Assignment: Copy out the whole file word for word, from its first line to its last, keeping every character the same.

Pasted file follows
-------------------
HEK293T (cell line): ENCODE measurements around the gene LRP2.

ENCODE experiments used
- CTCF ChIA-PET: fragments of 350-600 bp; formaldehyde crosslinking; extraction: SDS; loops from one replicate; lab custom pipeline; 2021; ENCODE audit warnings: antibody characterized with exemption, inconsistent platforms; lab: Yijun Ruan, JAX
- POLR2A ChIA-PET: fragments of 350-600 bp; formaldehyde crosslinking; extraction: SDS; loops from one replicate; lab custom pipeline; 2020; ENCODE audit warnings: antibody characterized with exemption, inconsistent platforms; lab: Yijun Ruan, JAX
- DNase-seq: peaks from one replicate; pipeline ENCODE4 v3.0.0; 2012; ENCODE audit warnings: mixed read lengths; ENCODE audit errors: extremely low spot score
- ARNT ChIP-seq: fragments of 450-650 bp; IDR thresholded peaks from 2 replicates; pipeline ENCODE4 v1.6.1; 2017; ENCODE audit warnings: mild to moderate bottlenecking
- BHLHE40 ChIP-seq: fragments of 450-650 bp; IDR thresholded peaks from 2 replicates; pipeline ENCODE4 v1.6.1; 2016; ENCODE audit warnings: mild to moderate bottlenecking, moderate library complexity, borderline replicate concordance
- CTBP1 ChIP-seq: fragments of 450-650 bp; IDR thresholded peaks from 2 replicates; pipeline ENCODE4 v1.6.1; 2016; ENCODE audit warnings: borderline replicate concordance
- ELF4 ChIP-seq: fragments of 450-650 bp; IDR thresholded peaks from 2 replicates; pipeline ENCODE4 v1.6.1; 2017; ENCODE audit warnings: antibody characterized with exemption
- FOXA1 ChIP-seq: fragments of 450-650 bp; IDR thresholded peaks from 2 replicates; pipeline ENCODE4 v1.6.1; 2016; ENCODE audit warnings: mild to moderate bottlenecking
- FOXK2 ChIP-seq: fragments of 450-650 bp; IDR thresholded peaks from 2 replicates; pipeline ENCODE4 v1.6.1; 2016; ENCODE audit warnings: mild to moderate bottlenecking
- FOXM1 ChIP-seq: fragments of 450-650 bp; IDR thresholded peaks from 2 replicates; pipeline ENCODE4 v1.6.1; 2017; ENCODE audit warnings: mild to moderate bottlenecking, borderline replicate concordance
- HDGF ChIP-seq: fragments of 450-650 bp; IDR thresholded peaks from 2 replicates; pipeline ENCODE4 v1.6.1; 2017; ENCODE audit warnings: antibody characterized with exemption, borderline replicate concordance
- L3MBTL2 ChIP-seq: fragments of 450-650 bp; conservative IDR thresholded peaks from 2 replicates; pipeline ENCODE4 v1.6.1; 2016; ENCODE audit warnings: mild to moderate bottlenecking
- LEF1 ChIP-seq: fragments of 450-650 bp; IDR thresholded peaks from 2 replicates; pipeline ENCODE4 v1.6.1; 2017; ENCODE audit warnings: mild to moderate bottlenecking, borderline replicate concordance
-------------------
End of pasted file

HEK293T (cell line): ENCODE measurements around the gene LRP2.

ENCODE experiments used
- CTCF ChIA-PET: fragments of 350-600 bp; formaldehyde crosslinking; extraction: SDS; loops from one replicate; lab custom pipeline; 2021; ENCODE audit warnings: antibody characterized with exemption, inconsistent platforms; lab: Yijun Ruan, JAX
- POLR2A ChIA-PET: fragments of 350-600 bp; formaldehyde crosslinking; extraction: SDS; loops from one replicate; lab custom pipeline; 2020; ENCODE audit warnings: antibody characterized with exemption, inconsistent platforms; lab: Yijun Ruan, JAX
- DNase-seq: peaks from one replicate; pipeline ENCODE4 v3.0.0; 2012; ENCODE audit warnings: mixed read lengths; ENCODE audit errors: extremely low spot score
- ARNT ChIP-seq: fragments of 450-650 bp; IDR thresholded peaks from 2 replicates; pipeline ENCODE4 v1.6.1; 2017; ENCODE audit warnings: mild to moderate bottlenecking
- BHLHE40 ChIP-seq: fragments of 450-650 bp; IDR thresholded peaks from 2 replicates; pipeline ENCODE4 v1.6.1; 2016; ENCODE audit warnings: mild to moderate bottlenecking, moderate library complexity, borderline replicate concordance
- CTBP1 ChIP-seq: fragments of 450-650 bp; IDR thresholded peaks from 2 replicates; pipeline ENCODE4 v1.6.1; 2016; ENCODE audit warnings: borderline replicate concordance
- ELF4 ChIP-seq: fragments of 450-650 bp; IDR thresholded peaks from 2 replicates; pipeline ENCODE4 v1.6.1; 2017; ENCODE audit warnings: antibody characterized with exemption
- FOXA1 ChIP-seq: fragments of 450-650 bp; IDR thresholded peaks from 2 replicates; pipeline ENCODE4 v1.6.1; 2016; ENCODE audit warnings: mild to moderate bottlenecking
- FOXK2 ChIP-seq: fragments of 450-650 bp; IDR thresholded peaks from 2 replicates; pipeline ENCODE4 v1.6.1; 2016; ENCODE audit warnings: mild to moderate bottlenecking
- FOXM1 ChIP-seq: fragments of 450-650 bp; IDR thresholded peaks from 2 replicates; pipeline ENCODE4 v1.6.1; 2017; ENCODE audit warnings: mild to moderate bottlenecking, borderline replicate concordance
- HDGF ChIP-seq: fragments of 450-650 bp; IDR thresholded peaks from 2 replicates; pipeline ENCODE4 v1.6.1; 2017; ENCODE audit warnings: antibody characterized with exemption, borderline replicate concordance
- L3MBTL2 ChIP-seq: fragments of 450-650 bp; conservative IDR thresholded peaks from 2 replicates; pipeline ENCODE4 v1.6.1; 2016; ENCODE audit warnings: mild to moderate bottlenecking
- LEF1 ChIP-seq: fragments of 450-650 bp; IDR thresholded peaks from 2 replicates; pipeline ENCODE4 v1.6.1; 2017; ENCODE audit warnings: mild to moderate bottlenecking, borderline replicate concordance